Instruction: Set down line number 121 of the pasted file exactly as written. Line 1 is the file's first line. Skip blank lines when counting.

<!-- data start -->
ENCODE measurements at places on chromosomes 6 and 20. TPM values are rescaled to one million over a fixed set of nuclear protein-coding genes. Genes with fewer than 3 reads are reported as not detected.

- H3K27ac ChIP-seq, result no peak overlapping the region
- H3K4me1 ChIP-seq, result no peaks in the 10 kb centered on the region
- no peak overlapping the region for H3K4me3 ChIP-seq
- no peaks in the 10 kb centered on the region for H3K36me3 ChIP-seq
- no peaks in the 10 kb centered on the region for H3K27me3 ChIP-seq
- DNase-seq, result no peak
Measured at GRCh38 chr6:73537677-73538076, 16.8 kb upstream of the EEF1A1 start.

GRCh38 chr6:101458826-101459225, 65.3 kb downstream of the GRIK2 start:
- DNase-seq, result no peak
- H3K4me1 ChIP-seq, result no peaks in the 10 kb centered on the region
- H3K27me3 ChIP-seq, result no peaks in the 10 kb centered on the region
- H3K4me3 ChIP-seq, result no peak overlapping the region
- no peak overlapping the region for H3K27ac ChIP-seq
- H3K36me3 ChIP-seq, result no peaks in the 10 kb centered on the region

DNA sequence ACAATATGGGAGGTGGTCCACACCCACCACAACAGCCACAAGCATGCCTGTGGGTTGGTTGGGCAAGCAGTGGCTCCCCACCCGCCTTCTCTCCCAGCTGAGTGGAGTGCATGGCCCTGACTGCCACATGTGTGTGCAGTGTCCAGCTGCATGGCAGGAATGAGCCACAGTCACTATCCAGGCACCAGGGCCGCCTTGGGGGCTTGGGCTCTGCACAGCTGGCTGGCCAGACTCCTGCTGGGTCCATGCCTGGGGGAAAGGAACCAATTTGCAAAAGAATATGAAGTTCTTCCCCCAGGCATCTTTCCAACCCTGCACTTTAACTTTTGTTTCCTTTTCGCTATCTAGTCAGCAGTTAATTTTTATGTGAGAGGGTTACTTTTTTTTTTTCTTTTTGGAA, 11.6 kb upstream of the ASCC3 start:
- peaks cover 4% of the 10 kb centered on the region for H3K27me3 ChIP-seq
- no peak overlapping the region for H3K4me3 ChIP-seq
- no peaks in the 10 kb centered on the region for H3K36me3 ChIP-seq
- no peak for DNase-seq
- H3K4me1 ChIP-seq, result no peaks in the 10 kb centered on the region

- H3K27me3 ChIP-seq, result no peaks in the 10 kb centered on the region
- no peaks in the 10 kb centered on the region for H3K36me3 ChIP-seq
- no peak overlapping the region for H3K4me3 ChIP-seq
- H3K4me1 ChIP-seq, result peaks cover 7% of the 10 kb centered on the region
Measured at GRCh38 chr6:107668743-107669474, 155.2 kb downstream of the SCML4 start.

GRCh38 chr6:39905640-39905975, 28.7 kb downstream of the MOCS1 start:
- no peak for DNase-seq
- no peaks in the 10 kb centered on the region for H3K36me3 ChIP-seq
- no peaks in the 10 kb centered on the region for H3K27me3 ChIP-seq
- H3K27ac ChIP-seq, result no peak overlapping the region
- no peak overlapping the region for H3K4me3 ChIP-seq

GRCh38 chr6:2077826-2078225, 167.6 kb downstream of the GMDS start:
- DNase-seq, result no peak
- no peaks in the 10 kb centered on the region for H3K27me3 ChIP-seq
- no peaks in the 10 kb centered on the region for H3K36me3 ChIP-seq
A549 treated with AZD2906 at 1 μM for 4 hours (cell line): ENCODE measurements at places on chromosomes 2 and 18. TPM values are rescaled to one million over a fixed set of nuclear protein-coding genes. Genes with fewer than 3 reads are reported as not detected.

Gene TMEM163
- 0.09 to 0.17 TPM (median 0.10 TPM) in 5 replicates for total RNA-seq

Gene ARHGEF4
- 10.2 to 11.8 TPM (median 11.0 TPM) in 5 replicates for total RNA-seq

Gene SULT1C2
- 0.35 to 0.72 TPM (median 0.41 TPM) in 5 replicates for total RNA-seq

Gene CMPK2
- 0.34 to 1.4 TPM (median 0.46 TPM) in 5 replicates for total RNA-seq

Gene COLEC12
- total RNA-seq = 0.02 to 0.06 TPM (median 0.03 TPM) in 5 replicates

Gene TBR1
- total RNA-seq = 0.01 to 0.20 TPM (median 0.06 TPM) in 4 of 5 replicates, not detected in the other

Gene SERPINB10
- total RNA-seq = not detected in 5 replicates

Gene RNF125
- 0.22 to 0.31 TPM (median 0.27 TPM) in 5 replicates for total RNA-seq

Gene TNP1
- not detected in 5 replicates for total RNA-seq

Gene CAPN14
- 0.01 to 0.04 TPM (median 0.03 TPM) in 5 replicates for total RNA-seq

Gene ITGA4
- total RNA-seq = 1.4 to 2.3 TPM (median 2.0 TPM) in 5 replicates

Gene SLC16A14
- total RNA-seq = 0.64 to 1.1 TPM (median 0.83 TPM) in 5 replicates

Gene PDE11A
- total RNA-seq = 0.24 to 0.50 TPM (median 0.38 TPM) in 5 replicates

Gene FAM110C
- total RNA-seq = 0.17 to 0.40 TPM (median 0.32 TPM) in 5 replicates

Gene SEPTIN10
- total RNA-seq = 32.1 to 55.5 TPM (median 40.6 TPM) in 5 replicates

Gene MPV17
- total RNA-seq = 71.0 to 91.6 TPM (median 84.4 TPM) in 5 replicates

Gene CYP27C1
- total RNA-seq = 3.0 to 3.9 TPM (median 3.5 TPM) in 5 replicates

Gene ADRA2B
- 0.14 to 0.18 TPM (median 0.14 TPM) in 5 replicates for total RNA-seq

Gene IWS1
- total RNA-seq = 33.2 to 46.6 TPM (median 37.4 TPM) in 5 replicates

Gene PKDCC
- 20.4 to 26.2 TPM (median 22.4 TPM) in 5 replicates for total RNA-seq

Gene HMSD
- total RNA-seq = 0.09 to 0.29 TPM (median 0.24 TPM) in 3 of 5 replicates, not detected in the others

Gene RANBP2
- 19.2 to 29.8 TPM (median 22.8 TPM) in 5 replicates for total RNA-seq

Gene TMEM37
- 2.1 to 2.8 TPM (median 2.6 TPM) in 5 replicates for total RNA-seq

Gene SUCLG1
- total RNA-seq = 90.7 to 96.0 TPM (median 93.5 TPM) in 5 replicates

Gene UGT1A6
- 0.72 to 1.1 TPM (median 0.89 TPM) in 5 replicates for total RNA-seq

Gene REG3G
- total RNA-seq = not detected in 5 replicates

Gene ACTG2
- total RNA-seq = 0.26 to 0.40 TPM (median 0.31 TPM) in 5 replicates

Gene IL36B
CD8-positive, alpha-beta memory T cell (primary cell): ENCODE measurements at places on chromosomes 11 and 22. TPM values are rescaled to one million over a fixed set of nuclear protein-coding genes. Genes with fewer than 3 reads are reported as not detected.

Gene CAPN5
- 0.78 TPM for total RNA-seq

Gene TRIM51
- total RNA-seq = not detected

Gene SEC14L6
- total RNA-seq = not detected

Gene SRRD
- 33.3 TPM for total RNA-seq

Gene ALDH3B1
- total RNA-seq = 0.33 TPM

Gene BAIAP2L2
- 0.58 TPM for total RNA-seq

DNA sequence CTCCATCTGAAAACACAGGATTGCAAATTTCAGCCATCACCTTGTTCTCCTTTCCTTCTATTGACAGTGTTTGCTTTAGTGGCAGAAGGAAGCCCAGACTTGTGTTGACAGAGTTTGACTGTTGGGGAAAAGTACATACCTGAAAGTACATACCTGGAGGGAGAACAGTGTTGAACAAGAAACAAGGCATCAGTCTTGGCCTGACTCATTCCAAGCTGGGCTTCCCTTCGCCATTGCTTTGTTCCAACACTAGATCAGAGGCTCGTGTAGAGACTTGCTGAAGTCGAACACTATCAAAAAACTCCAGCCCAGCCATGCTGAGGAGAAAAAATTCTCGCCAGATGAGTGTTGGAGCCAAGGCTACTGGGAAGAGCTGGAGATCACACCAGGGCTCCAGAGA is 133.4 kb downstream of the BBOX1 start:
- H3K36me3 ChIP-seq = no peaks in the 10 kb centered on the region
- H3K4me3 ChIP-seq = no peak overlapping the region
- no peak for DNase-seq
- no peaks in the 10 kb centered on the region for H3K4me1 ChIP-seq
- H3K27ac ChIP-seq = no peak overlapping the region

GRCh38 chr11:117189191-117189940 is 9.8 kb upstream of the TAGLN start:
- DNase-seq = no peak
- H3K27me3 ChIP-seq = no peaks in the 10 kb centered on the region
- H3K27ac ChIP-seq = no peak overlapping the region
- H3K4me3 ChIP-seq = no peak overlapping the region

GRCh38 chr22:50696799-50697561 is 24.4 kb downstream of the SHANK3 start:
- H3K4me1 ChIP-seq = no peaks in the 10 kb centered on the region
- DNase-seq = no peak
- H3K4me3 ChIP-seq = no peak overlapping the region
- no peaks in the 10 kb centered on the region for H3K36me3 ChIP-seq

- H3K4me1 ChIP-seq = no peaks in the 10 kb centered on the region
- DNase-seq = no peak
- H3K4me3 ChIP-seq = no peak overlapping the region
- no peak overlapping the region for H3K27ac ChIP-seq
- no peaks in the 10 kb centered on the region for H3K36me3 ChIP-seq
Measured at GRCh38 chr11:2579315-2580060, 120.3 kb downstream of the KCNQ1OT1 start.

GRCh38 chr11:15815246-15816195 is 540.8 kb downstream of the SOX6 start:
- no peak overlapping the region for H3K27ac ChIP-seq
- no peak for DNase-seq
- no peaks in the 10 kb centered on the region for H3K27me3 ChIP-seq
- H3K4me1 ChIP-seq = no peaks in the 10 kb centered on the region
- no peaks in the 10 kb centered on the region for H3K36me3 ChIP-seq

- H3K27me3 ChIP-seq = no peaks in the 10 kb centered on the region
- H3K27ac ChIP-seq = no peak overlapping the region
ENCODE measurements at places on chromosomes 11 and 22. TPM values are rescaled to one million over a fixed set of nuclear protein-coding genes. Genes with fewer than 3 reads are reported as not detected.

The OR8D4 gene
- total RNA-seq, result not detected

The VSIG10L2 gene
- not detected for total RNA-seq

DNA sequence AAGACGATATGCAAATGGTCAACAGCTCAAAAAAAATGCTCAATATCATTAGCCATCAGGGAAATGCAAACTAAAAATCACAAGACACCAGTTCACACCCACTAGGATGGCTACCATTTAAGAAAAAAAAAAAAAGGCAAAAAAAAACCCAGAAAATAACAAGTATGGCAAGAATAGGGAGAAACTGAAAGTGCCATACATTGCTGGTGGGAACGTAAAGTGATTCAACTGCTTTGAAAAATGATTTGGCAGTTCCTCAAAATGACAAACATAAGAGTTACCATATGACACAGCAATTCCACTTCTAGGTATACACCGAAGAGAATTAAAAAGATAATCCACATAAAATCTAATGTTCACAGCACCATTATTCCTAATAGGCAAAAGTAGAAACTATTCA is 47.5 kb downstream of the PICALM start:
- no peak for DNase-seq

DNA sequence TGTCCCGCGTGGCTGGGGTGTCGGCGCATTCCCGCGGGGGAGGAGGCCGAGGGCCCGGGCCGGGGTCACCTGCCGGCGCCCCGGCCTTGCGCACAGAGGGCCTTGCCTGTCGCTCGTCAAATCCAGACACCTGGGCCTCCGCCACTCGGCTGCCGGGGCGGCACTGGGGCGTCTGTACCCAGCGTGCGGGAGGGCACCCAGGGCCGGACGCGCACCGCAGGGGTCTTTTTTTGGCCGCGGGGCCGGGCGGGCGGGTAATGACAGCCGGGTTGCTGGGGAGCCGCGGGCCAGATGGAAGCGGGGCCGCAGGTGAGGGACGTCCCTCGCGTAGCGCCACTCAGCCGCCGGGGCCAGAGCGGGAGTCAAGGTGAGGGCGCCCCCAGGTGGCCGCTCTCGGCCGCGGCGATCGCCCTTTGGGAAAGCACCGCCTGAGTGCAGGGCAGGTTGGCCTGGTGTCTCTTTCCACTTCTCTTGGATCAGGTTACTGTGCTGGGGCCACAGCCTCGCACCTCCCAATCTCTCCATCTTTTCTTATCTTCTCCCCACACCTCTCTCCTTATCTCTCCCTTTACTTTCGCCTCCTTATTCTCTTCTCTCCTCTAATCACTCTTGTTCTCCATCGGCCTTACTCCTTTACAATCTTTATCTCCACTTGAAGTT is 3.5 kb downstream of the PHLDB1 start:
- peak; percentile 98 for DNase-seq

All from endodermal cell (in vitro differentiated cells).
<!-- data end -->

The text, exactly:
- no peaks in the 10 kb centered on the region for H3K36me3 ChIP-seq